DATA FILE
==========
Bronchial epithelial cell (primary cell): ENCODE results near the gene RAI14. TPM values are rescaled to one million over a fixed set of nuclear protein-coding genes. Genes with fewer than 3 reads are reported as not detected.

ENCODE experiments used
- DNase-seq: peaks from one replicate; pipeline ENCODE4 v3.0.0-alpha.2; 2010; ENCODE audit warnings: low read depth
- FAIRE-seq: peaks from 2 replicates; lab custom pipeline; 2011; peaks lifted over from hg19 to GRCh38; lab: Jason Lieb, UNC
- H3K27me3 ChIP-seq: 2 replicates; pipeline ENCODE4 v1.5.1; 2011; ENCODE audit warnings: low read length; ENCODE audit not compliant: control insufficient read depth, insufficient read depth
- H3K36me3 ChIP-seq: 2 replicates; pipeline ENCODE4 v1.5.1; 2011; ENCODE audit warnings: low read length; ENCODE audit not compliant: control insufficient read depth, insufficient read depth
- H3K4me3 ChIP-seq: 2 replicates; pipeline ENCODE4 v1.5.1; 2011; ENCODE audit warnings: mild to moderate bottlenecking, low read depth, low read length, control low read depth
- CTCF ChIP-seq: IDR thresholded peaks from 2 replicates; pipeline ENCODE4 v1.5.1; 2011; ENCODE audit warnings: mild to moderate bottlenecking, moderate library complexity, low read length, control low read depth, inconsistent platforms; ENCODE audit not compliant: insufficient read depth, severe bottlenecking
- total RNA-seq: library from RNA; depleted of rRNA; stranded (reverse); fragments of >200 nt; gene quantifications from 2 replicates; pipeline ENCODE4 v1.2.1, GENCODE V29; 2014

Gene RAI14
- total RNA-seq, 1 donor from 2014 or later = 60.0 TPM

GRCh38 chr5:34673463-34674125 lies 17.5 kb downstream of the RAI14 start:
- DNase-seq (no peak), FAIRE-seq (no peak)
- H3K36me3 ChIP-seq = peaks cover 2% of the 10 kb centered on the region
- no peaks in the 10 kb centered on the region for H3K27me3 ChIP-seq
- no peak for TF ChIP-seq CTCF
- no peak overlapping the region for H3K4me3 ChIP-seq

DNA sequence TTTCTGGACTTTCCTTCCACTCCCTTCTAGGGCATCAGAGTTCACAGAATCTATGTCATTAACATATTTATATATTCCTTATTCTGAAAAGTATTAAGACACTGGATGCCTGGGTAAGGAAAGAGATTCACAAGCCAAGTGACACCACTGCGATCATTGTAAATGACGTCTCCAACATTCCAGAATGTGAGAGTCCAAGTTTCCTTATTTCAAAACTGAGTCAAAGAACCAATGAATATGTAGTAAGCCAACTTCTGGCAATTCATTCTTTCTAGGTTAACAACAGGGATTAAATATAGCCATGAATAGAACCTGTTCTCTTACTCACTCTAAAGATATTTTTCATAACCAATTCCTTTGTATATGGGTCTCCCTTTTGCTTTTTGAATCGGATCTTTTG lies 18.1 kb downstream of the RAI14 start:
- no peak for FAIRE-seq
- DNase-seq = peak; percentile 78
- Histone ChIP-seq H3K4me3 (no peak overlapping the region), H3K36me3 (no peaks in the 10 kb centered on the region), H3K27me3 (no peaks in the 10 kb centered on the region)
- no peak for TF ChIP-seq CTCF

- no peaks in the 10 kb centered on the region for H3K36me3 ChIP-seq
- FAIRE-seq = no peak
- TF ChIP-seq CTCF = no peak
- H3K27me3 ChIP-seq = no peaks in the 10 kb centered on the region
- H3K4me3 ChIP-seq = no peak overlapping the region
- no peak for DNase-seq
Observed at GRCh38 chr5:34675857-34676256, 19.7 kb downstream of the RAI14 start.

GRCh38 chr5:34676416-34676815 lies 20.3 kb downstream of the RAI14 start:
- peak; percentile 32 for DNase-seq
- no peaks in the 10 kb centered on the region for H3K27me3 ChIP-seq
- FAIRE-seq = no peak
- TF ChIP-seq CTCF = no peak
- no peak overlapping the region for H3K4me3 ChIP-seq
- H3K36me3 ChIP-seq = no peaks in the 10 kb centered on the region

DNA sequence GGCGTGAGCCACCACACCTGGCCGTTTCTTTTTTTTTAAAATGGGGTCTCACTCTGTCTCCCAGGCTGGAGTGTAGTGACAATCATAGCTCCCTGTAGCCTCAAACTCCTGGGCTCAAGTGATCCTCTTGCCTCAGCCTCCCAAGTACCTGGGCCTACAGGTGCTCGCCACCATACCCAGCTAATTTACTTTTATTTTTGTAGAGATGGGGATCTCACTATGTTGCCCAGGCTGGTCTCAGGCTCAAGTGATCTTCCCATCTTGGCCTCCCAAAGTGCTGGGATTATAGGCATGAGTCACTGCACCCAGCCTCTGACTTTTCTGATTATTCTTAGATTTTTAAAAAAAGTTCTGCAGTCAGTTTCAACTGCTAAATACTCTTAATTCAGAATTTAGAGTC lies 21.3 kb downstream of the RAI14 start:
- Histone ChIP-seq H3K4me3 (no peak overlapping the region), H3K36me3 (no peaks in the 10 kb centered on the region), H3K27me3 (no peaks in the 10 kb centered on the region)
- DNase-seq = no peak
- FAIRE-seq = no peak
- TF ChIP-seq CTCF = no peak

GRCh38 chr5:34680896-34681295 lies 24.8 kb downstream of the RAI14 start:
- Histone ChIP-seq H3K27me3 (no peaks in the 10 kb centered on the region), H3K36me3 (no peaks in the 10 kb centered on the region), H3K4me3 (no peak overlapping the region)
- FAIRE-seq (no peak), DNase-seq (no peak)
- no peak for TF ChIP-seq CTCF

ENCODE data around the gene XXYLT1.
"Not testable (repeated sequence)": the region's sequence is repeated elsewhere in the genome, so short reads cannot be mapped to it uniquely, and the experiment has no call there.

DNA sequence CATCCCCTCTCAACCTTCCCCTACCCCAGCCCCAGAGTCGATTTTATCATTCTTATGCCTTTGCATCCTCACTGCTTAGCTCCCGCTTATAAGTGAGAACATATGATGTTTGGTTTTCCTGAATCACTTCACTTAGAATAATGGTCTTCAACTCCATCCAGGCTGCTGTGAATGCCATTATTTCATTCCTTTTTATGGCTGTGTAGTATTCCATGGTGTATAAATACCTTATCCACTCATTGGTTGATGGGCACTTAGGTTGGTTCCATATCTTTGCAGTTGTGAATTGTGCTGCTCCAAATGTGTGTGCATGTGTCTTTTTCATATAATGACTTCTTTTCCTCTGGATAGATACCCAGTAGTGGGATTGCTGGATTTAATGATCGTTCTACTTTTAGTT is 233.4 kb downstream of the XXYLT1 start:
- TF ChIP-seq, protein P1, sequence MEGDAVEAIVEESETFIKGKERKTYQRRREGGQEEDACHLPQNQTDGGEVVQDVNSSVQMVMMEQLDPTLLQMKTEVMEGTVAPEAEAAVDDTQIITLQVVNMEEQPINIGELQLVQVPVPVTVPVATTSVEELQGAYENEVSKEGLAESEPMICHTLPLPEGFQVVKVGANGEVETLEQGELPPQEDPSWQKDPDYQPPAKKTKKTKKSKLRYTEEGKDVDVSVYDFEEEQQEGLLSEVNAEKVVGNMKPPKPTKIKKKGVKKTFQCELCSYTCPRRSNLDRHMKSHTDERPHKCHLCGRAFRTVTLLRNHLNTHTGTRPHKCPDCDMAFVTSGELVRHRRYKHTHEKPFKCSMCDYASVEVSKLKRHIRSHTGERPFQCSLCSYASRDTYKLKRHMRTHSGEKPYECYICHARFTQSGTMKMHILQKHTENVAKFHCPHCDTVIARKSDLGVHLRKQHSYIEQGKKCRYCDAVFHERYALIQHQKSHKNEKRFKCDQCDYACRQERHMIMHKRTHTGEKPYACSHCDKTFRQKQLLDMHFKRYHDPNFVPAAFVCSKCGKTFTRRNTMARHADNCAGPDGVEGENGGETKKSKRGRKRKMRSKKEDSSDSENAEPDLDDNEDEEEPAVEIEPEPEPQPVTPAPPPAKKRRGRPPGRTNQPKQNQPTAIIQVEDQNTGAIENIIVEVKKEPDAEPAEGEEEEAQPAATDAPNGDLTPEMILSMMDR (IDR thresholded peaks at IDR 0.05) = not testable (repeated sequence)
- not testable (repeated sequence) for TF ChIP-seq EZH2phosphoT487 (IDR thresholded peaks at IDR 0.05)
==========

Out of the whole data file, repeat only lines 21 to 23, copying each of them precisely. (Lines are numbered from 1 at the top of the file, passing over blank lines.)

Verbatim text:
- Histone ChIP-seq H3K4me3 (no peak overlapping the region), H3K36me3 (no peaks in the 10 kb centered on the region), H3K27me3 (no peaks in the 10 kb centered on the region)
- no peak for TF ChIP-seq CTCF

- no peaks in the 10 kb centered on the region for H3K36me3 ChIP-seq